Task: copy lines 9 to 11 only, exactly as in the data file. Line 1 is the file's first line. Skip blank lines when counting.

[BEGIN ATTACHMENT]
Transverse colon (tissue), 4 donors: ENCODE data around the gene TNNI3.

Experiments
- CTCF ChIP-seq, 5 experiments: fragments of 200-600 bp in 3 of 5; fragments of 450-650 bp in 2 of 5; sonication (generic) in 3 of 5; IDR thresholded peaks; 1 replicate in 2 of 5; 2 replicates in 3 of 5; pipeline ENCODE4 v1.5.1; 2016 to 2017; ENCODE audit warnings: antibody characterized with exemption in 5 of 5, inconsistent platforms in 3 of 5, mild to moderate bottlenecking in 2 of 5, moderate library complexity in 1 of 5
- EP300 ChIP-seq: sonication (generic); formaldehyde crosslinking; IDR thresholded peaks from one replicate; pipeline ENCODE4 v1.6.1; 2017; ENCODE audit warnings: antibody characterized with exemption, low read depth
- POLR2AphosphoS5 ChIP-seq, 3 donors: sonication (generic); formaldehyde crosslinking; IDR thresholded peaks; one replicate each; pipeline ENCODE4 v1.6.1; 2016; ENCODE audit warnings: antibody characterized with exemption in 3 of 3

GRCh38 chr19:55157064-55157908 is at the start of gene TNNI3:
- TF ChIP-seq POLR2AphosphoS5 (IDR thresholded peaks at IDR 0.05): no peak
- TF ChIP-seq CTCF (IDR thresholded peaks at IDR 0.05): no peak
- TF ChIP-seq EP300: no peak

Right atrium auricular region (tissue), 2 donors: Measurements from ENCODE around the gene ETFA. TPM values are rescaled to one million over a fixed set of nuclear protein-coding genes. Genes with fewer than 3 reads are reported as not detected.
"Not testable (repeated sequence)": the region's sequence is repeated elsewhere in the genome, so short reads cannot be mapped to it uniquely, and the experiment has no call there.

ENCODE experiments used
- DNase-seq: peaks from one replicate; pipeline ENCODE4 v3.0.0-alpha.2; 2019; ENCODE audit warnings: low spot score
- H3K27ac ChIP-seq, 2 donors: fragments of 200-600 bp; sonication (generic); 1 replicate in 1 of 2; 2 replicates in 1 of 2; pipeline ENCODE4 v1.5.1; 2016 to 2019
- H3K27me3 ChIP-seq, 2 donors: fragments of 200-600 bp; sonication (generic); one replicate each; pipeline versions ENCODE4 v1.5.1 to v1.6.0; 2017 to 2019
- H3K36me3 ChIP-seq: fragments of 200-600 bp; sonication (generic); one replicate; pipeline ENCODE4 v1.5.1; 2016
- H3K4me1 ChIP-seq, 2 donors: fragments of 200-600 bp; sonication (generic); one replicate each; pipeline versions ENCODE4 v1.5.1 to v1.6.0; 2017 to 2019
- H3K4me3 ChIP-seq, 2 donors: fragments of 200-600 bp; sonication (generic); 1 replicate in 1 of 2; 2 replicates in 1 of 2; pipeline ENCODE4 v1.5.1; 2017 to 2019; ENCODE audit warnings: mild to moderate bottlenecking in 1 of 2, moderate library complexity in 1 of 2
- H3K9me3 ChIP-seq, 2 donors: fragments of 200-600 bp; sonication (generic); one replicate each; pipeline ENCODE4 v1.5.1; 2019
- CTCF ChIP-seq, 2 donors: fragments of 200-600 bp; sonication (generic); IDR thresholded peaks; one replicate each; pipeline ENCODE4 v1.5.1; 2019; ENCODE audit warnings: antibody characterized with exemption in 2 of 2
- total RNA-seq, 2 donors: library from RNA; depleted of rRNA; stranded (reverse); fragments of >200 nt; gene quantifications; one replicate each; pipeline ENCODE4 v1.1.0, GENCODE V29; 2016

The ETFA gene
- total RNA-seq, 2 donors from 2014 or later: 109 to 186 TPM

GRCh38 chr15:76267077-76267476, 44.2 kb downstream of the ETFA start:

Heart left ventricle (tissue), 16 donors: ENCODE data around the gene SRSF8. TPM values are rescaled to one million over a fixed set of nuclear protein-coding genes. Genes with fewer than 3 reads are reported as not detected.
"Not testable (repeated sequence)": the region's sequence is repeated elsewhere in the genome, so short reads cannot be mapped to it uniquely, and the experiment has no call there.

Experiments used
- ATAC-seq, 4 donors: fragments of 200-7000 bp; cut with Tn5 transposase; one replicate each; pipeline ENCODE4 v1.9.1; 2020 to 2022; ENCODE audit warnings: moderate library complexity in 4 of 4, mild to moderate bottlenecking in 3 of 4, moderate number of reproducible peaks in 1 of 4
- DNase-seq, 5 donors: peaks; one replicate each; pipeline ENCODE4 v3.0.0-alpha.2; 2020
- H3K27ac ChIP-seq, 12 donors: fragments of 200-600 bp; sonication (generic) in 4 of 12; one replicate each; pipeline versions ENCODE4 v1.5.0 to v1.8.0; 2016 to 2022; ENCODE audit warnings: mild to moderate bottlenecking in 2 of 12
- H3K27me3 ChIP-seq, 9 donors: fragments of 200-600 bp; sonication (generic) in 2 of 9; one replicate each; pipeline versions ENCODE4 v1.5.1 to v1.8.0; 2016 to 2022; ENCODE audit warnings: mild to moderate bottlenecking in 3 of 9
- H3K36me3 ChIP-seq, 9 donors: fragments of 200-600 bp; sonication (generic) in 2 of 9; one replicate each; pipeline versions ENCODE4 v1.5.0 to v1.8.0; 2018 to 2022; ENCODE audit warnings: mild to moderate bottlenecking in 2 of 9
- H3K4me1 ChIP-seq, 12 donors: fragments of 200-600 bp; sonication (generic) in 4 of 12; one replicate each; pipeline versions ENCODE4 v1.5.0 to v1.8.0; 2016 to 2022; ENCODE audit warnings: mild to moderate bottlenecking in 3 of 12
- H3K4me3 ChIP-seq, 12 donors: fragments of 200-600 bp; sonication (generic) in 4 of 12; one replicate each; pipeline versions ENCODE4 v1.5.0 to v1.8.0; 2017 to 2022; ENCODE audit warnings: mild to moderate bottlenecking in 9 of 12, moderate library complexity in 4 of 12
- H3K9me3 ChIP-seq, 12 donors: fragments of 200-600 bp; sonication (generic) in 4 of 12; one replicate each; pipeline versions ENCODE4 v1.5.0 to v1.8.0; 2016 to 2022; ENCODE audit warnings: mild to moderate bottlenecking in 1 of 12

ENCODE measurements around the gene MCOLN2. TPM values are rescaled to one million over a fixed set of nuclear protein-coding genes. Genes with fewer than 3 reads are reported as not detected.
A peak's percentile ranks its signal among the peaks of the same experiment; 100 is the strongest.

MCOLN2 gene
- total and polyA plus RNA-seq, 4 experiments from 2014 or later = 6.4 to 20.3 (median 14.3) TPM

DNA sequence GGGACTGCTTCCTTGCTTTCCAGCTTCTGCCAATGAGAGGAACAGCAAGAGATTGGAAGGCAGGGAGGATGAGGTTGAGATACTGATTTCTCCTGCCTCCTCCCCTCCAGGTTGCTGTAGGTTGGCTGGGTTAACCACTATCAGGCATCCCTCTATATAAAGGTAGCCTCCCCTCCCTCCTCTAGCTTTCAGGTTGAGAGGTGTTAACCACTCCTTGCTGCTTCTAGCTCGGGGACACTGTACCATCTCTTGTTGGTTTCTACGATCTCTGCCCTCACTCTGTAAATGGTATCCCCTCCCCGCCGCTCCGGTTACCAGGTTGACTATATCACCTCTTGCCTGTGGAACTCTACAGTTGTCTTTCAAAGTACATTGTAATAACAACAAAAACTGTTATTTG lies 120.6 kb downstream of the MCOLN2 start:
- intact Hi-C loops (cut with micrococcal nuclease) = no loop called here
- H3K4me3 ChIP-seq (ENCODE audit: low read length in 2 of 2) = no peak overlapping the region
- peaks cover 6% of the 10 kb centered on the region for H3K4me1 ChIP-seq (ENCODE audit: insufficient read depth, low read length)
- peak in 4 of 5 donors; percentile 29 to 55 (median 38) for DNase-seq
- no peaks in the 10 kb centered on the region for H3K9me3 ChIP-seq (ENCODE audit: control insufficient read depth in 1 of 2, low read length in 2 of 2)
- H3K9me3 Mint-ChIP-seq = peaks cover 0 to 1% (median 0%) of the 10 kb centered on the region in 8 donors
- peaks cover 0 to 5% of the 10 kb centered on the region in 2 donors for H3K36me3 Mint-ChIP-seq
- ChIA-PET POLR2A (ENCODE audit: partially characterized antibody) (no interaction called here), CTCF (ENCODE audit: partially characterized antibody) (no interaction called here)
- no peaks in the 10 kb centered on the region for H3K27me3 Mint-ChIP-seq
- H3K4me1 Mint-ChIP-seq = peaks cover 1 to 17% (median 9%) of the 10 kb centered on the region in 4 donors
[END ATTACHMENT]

- TF ChIP-seq EP300: no peak

Right atrium auricular region (tissue), 2 donors: Measurements from ENCODE around the gene ETFA. TPM values are rescaled to one million over a fixed set of nuclear protein-coding genes. Genes with fewer than 3 reads are reported as not detected.
"Not testable (repeated sequence)": the region's sequence is repeated elsewhere in the genome, so short reads cannot be mapped to it uniquely, and the experiment has no call there.